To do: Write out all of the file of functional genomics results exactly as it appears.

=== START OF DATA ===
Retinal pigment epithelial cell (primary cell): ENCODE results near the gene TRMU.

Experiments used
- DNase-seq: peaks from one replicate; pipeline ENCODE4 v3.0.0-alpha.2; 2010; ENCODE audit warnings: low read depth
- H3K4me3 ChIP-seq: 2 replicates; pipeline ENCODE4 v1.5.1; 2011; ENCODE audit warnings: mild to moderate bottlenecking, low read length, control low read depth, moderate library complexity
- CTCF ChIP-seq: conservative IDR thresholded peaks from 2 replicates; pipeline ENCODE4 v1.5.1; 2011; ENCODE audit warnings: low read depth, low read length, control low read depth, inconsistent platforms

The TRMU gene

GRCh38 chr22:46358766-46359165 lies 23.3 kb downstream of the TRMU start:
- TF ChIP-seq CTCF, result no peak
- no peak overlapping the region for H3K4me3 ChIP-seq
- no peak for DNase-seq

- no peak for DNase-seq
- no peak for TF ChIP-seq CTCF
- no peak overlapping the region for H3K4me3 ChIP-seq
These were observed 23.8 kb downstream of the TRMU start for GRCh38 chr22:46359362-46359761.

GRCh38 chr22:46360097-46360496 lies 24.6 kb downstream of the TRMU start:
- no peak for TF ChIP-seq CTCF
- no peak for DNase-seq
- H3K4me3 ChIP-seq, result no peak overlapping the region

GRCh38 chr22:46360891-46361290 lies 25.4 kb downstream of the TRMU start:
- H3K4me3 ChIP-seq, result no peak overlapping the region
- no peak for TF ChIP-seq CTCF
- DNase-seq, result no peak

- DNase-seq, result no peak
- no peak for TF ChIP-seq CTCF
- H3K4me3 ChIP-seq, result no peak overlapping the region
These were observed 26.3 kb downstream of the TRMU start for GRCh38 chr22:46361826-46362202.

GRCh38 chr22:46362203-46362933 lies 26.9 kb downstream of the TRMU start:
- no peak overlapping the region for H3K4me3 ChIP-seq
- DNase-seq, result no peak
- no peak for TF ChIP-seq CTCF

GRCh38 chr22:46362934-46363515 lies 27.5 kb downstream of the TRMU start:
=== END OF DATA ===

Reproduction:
Retinal pigment epithelial cell (primary cell): ENCODE results near the gene TRMU.

Experiments used
- DNase-seq: peaks from one replicate; pipeline ENCODE4 v3.0.0-alpha.2; 2010; ENCODE audit warnings: low read depth
- H3K4me3 ChIP-seq: 2 replicates; pipeline ENCODE4 v1.5.1; 2011; ENCODE audit warnings: mild to moderate bottlenecking, low read length, control low read depth, moderate library complexity
- CTCF ChIP-seq: conservative IDR thresholded peaks from 2 replicates; pipeline ENCODE4 v1.5.1; 2011; ENCODE audit warnings: low read depth, low read length, control low read depth, inconsistent platforms

The TRMU gene

GRCh38 chr22:46358766-46359165 lies 23.3 kb downstream of the TRMU start:
- TF ChIP-seq CTCF, result no peak
- no peak overlapping the region for H3K4me3 ChIP-seq
- no peak for DNase-seq

- no peak for DNase-seq
- no peak for TF ChIP-seq CTCF
- no peak overlapping the region for H3K4me3 ChIP-seq
These were observed 23.8 kb downstream of the TRMU start for GRCh38 chr22:46359362-46359761.

GRCh38 chr22:46360097-46360496 lies 24.6 kb downstream of the TRMU start:
- no peak for TF ChIP-seq CTCF
- no peak for DNase-seq
- H3K4me3 ChIP-seq, result no peak overlapping the region

GRCh38 chr22:46360891-46361290 lies 25.4 kb downstream of the TRMU start:
- H3K4me3 ChIP-seq, result no peak overlapping the region
- no peak for TF ChIP-seq CTCF
- DNase-seq, result no peak

- DNase-seq, result no peak
- no peak for TF ChIP-seq CTCF
- H3K4me3 ChIP-seq, result no peak overlapping the region
These were observed 26.3 kb downstream of the TRMU start for GRCh38 chr22:46361826-46362202.

GRCh38 chr22:46362203-46362933 lies 26.9 kb downstream of the TRMU start:
- no peak overlapping the region for H3K4me3 ChIP-seq
- DNase-seq, result no peak
- no peak for TF ChIP-seq CTCF

GRCh38 chr22:46362934-46363515 lies 27.5 kb downstream of the TRMU start: